The thing is, I don’t have to watch it. I think it runs counter to one of the major points of the novel series. In the books, the Hunger Games are an annual gladiatorial combat where the mandatory participants are all between the ages of 12 and 18. It’s a punishment inflicted on the people of the Panem districts by the rich government of the Capitol for an earlier rebellion. It’s a constant reminder: if you get out of line again, your children will die. It’s cruel and heartless, and we see example after example of how dehumanizing it is to put children into an arena to watch them murder each other for the delight of a corrupt wealthy class. I think putting actors who are old enough to join the military in those roles completely undermines the cruelty of it and softens the point of the books. I heard at some point — and I can’t remember if anyone associated with the movie actually said it or just someone online or what, so don’t hold me to this — that it was too harsh to put teenagers in the movie and watch them in those situations. But … that’s the whole point. They’ve basically (probably for the sake of a PG-13 rating) taken the teeth out of the entire moral argument.
2a. I’m already tired of the love triangle thing.
I see the actors playing Katniss, Gale and Peeta are already out on the Twilight-style mall tours. I just don’t care. They’re playing up the love triangle aspect a lot, and I know for some people that’s the main thing in the story, but I think a lot of people miss the point that against the larger backdrop of war it doesn’t really matter who Katniss ends up with, even to Katniss. Her desire to protect people from the Games is what really drives Katniss, and everything she does in the books is ultimately to protect her younger sister Prim from harm. The most important relationship in the books is Katniss’ devotion to Prim, not the whole Team Peeta or Team Gale thing. It just doesn’t interest me. Especially when one of those guys is professional block of wood Liam Hemsworth.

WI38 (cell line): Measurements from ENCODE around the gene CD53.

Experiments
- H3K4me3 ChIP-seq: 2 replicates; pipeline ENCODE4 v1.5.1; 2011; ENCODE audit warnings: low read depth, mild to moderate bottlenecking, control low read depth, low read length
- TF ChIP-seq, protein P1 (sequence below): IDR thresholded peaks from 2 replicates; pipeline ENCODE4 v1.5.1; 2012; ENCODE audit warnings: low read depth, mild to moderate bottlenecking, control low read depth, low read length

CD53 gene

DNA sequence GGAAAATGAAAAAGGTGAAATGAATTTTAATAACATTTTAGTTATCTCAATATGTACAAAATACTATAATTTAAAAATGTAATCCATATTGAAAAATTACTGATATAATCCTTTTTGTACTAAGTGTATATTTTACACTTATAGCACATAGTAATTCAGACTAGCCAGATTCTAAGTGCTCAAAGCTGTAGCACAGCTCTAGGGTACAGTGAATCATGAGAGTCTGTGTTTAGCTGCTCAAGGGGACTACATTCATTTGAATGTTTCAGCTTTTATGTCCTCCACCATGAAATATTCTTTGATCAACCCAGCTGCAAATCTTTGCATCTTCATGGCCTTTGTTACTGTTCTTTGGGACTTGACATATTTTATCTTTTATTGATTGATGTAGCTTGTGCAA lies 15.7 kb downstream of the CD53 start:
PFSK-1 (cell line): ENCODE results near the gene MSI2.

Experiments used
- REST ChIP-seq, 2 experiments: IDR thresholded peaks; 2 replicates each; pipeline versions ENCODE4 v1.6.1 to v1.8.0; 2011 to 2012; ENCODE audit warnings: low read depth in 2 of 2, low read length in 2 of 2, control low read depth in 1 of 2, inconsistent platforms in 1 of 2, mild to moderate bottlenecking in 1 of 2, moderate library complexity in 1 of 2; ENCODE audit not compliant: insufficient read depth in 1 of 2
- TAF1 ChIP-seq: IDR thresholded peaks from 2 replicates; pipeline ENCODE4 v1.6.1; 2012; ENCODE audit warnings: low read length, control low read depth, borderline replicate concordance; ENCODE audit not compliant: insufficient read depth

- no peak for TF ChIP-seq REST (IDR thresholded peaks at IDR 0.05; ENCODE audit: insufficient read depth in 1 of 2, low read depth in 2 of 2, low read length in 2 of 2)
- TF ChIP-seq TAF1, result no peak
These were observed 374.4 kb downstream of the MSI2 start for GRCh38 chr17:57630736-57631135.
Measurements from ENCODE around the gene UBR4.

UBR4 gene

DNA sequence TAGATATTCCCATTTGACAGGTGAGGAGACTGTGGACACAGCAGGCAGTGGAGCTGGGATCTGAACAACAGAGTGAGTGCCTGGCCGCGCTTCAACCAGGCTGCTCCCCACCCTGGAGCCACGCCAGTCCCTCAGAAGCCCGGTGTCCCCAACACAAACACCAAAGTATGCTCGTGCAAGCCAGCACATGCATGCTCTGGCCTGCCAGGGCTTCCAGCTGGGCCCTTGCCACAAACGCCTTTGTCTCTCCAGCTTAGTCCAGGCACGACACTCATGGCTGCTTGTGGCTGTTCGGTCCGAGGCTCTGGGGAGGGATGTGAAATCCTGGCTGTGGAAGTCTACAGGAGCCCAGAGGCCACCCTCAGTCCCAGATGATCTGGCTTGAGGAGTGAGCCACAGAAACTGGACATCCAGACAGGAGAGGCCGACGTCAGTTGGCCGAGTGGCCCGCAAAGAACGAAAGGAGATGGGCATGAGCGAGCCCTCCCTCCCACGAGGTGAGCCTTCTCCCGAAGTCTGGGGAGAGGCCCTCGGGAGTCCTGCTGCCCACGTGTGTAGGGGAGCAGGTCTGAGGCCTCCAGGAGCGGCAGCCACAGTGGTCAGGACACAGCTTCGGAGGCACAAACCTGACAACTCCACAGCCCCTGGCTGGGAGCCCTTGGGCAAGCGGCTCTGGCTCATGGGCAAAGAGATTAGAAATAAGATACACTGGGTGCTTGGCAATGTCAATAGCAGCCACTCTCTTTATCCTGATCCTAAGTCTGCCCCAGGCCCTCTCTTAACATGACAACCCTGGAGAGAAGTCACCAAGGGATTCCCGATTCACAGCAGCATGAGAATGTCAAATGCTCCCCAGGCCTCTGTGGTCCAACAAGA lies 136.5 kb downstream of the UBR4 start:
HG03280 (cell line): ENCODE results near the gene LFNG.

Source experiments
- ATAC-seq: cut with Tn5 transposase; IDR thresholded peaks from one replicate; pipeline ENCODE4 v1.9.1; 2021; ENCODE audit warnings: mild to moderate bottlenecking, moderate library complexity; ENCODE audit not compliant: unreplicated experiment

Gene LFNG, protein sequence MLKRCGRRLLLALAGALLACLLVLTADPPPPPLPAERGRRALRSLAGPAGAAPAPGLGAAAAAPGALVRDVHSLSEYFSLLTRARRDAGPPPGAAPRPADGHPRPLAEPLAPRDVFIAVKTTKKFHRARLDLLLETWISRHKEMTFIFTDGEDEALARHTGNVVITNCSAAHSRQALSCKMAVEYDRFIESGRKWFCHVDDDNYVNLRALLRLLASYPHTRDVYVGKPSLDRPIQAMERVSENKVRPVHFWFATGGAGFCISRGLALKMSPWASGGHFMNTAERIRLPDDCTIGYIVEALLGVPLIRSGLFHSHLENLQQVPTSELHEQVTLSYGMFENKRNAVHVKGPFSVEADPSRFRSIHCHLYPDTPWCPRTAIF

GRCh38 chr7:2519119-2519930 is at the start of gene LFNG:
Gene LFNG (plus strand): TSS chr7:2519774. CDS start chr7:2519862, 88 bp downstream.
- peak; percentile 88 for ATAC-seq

3. I’m spoiled for choice in geek cinema.
These are great times for geek movies. This isn’t like the early 90s, when you pretty much had to see every geek movie that came out because you weren’t exactly getting 15 of them a year. I can wait until the next one. Or even then, I don’t have to. I’m not interested in The Amazing Spider-Man at all (didn’t we just do this, but, you know, good?), but I am excited for The Avengers. And even if I know I’ll see the final Twilight movie on DVD eventually (I have a whole love affair going on with Kristen Stewart’s ass), I’m going to line up at a movie theater to see The Hobbit in December.
So, if I’m not interested in The Hunger Games — and let’s be clear, this isn’t a movie that I have a vehement fan reaction towards; I don’t roll my eyes with fanboy anger when I see a commercial, I just look at what they’re doing and don’t think it’s anything I’d want to see, and I already have a damn good book, so what does it matter? — I’ve got something else on the horizon. It’s still a great time for movies based on comics and science fiction novels. So I don’t have to see every single one.
Which is good, because I just don’t want to.
Now, who wants to take me to see John Carter this weekend?
Aaron R. Davis lives in a cave at the bottom of the ocean with his eyes shut tight and his fingers in his ears. You can contact him at firstname.lastname@example.org